What Does Short Rate Cancellation Mean?
A short rate cancellation is when the policyholder cancels an insurance policy before the policy expiration date. Short rate cancellations do not entitle policyholders to a refund proportionate to the coverage period left in the policy term.
When a policy is a short rate cancellation, there are administrative costs and penalties charged by the insurance company. These costs are deducted from any unearned premiums and serve as a disincentive to cancelling policies early.
All types of insurance cancellations can be administratively time-consuming for insurance companies, with the short rate being the most common. However, when the insurance company cancels a policy, it is not referred to as a short rate cancellation. This type of cancellation is called a prorated (or pro rata) cancellation.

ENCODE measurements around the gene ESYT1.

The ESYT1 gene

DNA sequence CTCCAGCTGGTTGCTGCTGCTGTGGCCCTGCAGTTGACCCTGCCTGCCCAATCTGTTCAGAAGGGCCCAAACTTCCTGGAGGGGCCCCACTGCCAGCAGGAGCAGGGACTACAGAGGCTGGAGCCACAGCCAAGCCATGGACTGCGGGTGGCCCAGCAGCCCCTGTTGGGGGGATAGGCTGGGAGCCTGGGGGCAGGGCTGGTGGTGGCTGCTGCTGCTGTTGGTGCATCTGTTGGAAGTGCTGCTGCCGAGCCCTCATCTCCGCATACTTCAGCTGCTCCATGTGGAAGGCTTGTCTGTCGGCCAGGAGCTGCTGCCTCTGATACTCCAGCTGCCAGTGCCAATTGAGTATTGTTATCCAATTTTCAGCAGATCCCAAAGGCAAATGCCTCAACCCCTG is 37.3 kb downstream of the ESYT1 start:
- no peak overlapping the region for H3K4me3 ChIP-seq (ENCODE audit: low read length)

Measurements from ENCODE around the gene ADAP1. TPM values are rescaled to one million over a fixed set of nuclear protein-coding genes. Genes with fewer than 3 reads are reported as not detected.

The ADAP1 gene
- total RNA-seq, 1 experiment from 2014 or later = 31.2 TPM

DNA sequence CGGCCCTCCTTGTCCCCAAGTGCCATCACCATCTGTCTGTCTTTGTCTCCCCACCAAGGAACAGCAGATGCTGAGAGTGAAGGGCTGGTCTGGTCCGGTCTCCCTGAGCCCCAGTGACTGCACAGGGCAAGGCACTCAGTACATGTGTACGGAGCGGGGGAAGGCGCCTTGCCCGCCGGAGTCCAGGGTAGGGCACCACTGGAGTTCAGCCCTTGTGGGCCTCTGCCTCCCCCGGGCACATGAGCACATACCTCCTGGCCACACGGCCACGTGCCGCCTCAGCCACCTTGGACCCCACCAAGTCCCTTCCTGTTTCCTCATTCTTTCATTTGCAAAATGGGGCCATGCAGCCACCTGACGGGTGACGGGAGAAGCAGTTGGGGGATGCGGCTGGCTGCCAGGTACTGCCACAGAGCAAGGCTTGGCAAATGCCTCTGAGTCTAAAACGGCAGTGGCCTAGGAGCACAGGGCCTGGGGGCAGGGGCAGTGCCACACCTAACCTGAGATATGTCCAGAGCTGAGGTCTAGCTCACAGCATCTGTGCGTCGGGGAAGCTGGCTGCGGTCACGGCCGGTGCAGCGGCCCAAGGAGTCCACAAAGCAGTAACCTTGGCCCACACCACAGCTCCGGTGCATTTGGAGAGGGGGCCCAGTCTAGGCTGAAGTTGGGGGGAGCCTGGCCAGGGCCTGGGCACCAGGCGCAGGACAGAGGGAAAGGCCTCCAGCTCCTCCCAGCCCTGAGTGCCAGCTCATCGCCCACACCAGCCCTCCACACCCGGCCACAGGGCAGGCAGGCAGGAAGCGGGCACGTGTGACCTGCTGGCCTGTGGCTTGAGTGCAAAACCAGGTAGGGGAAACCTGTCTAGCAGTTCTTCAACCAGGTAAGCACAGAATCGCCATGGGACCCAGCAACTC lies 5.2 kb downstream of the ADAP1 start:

Prorated cancellations are calculated based on the amount of time left on the policy. This usually happens because of some material change in circumstances or when the insurer doesn't feel comfortable staying on the policy, so no additional fees are charged to the insured party.
Short rate cancellations are calculated using a table that shows the penalty amount over the term. For example, some companies have a 25% minimum, which increased to 100% near the policy's end. The main reason for the tables is that when an insurance company uses an annual term of coverage to calculate premiums, its cost is lower.
In essence, you are charged more if you requested a shorter term when you purchased the policy, which is taken into account for short rate cancellations. At the same time, each insurance company has unique rules and fees regarding cancellation calculations. Some companies do not charge short rate cancellation fees and use only prorated amounts for all cancellations.